Differential effects of D- and L-amphetamine on behavior and on catecholamine disposition in dopamine and norepinephrine containing neurons of rat brain

Kenneth M. Taylor, Solomon H. Snyder

Research output: Contribution to journalArticle


We have compared the effects of D- and L-amphetamine on the disposition of intraventricularly administered [3H]norepinephrine and [3H]dopamine and on endogenous catecholamine in various regions of the rat brain. In behavioral experiments the effects of D- and L-amphetamine on locomotor activity and on compulsive gnawing behavior were also compared. In brain areas where norepinephrine is the predominant catecholamine, D-amphetamine but not its L-isomer inhibited [3H]catecholamine accumulation and lowered endogenous norepinephrine levels. In the corpus striatum, a dopaminergic brain region, both D- and L-amphetamine markedly reduced accumulation of [3H]catecholamines. D-Amphetamine was 10 times as potent as L-amphetamine in enhancing locomotor activity, but was only twice as active in evoking compulsive gnawing behavior. Our results suggest that brain norepinephrine is selectively involved in mediating amphetamine-induced locomotor stimulation while a dopaminergic component may participate in eliciting the compulsive gnawing syndrome.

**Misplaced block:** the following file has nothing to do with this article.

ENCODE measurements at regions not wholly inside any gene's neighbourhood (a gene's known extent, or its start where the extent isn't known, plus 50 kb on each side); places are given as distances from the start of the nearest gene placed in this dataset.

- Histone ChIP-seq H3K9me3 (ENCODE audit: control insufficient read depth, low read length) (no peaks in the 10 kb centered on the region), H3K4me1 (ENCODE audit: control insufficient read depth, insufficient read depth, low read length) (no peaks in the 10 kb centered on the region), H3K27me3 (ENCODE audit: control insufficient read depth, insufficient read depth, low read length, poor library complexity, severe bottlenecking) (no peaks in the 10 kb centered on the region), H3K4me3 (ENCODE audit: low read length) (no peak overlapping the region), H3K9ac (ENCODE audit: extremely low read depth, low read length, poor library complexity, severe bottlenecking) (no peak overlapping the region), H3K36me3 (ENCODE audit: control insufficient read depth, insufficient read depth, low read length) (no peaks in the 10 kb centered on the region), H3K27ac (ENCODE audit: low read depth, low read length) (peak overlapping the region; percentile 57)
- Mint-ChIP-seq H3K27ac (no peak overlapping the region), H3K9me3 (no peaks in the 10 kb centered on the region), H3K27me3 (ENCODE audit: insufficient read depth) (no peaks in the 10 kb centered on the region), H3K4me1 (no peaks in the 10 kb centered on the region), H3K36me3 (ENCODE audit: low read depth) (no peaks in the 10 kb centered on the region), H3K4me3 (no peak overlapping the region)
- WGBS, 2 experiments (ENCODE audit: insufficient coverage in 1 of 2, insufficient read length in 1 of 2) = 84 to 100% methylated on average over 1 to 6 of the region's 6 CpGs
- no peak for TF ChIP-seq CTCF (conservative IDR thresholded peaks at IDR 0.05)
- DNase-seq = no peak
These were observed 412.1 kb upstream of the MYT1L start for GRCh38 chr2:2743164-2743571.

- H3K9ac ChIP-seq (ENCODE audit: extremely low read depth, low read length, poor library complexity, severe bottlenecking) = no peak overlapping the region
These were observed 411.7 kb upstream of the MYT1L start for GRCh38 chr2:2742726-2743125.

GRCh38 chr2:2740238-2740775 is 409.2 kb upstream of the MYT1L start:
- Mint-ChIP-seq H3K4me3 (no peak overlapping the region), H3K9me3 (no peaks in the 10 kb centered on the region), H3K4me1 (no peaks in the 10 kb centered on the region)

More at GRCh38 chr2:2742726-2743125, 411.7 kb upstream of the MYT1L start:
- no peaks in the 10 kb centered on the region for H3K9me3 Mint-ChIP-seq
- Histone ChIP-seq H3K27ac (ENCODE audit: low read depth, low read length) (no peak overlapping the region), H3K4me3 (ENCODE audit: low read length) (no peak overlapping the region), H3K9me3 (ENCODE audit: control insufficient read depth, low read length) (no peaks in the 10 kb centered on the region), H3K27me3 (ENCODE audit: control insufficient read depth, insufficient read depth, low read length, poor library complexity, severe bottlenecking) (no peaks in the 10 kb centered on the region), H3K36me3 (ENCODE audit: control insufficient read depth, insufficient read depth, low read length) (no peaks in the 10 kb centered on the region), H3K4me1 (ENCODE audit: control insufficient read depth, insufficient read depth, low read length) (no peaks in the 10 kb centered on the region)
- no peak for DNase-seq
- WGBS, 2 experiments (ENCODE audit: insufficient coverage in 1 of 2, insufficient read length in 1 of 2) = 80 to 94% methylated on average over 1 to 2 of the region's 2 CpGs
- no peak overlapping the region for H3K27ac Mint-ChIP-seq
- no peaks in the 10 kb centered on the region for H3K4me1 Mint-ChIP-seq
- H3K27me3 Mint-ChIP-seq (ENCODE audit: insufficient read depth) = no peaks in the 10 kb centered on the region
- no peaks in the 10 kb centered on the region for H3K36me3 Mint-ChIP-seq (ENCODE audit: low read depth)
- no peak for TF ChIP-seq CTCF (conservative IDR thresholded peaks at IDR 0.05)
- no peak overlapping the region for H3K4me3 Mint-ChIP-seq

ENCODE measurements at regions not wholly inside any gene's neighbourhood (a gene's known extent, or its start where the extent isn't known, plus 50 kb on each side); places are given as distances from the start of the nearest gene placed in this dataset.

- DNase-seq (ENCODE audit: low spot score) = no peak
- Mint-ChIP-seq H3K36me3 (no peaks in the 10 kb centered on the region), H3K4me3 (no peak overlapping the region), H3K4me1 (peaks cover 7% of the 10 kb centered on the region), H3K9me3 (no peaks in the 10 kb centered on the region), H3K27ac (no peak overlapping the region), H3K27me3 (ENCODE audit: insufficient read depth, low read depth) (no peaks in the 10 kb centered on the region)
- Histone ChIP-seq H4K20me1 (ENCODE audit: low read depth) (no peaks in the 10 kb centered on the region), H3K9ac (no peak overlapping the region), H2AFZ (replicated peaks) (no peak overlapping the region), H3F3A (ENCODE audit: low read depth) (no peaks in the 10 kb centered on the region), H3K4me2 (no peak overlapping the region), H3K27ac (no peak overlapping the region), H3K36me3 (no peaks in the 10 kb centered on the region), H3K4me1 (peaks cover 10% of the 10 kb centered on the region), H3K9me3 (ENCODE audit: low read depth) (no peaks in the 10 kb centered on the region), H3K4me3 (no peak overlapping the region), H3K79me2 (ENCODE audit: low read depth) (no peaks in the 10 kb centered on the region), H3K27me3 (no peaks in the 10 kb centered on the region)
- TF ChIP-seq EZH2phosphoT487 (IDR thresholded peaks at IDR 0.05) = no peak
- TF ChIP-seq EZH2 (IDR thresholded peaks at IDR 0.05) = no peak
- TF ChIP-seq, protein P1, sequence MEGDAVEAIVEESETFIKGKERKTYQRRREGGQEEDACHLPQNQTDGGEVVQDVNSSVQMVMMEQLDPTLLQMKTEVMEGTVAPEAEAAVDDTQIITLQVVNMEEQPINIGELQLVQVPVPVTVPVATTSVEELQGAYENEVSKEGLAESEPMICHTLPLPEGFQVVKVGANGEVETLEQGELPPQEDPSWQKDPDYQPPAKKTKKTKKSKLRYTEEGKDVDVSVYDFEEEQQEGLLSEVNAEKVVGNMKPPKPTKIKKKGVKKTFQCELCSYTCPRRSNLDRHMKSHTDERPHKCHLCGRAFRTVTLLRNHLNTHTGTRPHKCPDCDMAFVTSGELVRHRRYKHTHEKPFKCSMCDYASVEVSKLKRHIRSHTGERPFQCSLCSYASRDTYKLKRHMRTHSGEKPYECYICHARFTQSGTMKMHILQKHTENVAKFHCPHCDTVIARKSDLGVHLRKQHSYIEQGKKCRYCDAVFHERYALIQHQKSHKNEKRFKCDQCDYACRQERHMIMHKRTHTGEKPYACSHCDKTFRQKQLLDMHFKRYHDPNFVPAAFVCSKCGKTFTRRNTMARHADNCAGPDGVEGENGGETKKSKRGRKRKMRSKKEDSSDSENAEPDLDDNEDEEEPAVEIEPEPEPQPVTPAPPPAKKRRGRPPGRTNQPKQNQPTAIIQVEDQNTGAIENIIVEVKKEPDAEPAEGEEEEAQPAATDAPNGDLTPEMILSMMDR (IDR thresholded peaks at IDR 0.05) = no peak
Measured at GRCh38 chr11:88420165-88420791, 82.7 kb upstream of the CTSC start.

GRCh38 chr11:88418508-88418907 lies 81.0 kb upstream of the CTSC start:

Original languageEnglish (US)
Pages (from-to)295-309
Number of pages15
JournalBrain research
Issue number2
StatePublished - May 7 1971


ASJC Scopus subject areas

  • Neuroscience(all)
  • Molecular Biology
  • Clinical Neurology
  • Developmental Biology

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